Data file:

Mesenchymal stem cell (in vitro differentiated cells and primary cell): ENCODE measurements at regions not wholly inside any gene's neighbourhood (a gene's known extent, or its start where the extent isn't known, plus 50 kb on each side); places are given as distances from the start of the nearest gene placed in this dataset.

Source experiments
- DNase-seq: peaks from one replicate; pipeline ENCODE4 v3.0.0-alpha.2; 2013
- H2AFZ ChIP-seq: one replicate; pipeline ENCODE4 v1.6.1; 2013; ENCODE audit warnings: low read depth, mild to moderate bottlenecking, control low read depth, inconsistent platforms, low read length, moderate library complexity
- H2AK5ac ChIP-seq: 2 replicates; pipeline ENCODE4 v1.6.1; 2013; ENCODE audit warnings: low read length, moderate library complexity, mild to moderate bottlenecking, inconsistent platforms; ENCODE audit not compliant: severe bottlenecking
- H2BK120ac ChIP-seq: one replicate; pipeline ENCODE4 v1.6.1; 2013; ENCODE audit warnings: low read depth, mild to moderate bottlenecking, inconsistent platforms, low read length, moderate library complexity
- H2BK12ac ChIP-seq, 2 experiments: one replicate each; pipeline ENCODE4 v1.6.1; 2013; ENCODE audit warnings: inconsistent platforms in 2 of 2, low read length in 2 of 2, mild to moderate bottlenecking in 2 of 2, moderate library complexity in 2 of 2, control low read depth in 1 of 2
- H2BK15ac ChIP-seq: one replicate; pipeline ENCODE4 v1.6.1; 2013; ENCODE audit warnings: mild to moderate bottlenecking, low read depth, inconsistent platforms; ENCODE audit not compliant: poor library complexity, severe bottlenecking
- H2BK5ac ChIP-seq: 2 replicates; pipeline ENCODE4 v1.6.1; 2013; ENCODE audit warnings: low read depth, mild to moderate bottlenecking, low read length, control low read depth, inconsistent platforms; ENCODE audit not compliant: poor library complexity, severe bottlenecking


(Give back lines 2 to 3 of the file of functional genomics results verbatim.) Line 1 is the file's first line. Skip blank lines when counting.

Source experiments
- DNase-seq: peaks from one replicate; pipeline ENCODE4 v3.0.0-alpha.2; 2013